For the long term, I wouldn't look at valuations too much; I would look at the potential of that business. To bring up Beyond Meat again, it has a lot of potential because tastes can improve, and more people might go vegetarian as the world becomes more fragile, so people will be more concerned. So I look at the 10- or 20-year prospects, because the stock market always tries to predict the future. So even if you predict for 10 or 20 years of growth, your returns might come in two years.

Alex

This is something that you've probably been able to apply to your organization Lallic Partners. It’s one thing to be investing your own money, but it’s a completely different thing to be investing other people's money. So talk me through the initial founding of Lallic Partners and how you started getting investors to invest in high school students?

Koki

When we started off just as students, we were at like, $5,000. And then in March of 2020, when we first formed the company, we were like, $50,000.

Alex

Where's this money coming from?

Koki

Mostly from our investments. And so from there, we formed our website and we started finding the clients. Right now we're at about $1.05 million — and what we did to get there was getting a pitch done, and getting a booklet done. To do those things, we had to register as an LLC (Limited Liability Company) and get a lawyer, which was pretty costly, but to make sure everything was legal because the last thing that clients want is to be part of an illegal organization.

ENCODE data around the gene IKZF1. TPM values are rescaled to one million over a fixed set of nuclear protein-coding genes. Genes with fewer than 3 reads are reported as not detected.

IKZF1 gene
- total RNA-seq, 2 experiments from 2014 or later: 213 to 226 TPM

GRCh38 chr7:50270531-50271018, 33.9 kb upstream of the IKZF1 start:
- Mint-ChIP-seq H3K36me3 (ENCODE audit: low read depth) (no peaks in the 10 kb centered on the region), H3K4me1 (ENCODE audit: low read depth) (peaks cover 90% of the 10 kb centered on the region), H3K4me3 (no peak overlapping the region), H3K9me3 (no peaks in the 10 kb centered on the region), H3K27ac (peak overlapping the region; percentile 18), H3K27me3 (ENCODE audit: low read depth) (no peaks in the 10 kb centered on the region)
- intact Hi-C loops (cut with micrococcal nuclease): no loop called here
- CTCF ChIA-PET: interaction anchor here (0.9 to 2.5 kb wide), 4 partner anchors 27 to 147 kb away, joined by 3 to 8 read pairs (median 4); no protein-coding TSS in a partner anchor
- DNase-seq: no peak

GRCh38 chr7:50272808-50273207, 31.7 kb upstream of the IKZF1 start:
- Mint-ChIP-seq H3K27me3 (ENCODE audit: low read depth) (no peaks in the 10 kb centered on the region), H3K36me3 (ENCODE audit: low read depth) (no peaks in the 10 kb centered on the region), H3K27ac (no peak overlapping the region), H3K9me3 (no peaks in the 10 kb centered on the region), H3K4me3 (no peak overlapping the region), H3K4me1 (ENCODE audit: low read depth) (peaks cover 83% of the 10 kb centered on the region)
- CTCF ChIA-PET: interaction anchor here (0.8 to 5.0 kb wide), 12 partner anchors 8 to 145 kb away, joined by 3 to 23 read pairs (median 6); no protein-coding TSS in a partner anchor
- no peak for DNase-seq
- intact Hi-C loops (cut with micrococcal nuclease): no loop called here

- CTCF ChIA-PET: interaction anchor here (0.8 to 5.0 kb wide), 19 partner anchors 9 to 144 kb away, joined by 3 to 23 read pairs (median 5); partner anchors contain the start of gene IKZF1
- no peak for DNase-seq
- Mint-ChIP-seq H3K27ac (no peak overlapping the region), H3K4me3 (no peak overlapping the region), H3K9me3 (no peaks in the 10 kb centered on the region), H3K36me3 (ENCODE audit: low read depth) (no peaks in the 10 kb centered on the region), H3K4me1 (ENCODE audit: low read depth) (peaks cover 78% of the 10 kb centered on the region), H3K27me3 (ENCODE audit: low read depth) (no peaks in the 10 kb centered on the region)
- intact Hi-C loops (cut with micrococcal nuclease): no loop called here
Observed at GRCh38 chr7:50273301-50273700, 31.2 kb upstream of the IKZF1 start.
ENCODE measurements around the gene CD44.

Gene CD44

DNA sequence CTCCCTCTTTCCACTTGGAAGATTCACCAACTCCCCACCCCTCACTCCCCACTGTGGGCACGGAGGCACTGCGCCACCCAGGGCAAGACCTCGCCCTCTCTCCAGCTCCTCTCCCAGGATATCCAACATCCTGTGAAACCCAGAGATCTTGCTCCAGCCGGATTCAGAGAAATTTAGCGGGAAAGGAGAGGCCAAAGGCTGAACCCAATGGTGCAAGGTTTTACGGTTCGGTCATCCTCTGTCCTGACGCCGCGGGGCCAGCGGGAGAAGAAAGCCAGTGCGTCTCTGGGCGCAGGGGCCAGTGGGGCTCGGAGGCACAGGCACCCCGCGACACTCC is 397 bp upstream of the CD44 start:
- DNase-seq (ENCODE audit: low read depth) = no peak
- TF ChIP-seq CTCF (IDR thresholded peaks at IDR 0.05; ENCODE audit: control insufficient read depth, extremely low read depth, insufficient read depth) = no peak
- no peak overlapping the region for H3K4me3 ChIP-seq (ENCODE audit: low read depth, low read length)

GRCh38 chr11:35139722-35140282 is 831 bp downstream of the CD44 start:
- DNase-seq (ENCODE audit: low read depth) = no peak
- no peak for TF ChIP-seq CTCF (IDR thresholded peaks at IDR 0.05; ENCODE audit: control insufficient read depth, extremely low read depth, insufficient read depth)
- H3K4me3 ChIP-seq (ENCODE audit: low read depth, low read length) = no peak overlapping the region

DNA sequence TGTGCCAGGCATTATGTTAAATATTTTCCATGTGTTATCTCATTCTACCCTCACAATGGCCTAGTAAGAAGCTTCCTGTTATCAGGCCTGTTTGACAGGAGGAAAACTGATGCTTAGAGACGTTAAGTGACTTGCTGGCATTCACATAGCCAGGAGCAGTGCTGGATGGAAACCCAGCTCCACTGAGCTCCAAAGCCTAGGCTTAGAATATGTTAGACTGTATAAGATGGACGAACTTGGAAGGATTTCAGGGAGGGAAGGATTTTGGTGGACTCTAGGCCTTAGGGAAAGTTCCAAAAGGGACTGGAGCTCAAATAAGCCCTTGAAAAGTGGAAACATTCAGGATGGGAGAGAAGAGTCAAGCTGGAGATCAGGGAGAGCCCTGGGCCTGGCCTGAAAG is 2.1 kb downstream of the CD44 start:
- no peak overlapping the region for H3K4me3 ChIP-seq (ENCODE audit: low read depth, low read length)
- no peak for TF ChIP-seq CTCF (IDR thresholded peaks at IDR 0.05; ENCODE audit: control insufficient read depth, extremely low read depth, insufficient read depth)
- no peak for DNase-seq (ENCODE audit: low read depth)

Once we did all that, we were just focused on performance — nothing else. Because for us, we need to build credibility. We had like, zero or negative credibility, because we're young! But the unique part for us actually is when adults invest in supporting the youth; so when we're investing, we say that when you invest in us, you help us grow as investors and build our future.

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At just 16, like many other remarkable Crimson Students, Koki has already accomplished more than most! His authentic interest in finance and investing has helped him build an impressive extracurricular and leadership profile to strengthen the university applications he’ll be submitting to top business schools in just a few years.

Do you aspire to follow in his footsteps? To learn more about how Crimson can help set you on the path to success, click the link below to schedule a free one hour consultation with an Academic Advisor.

Alex is the co-host of the Top of the Class Podcast

Written by

Alex C.

Alex Cork manages the Top of the Class podcast and has worked in the education sector for 10 years. He has interviewed more than 300 students and has a genuine curiosity in student achievement whether this be in sport, music, extracurriculars, academics, business or activism.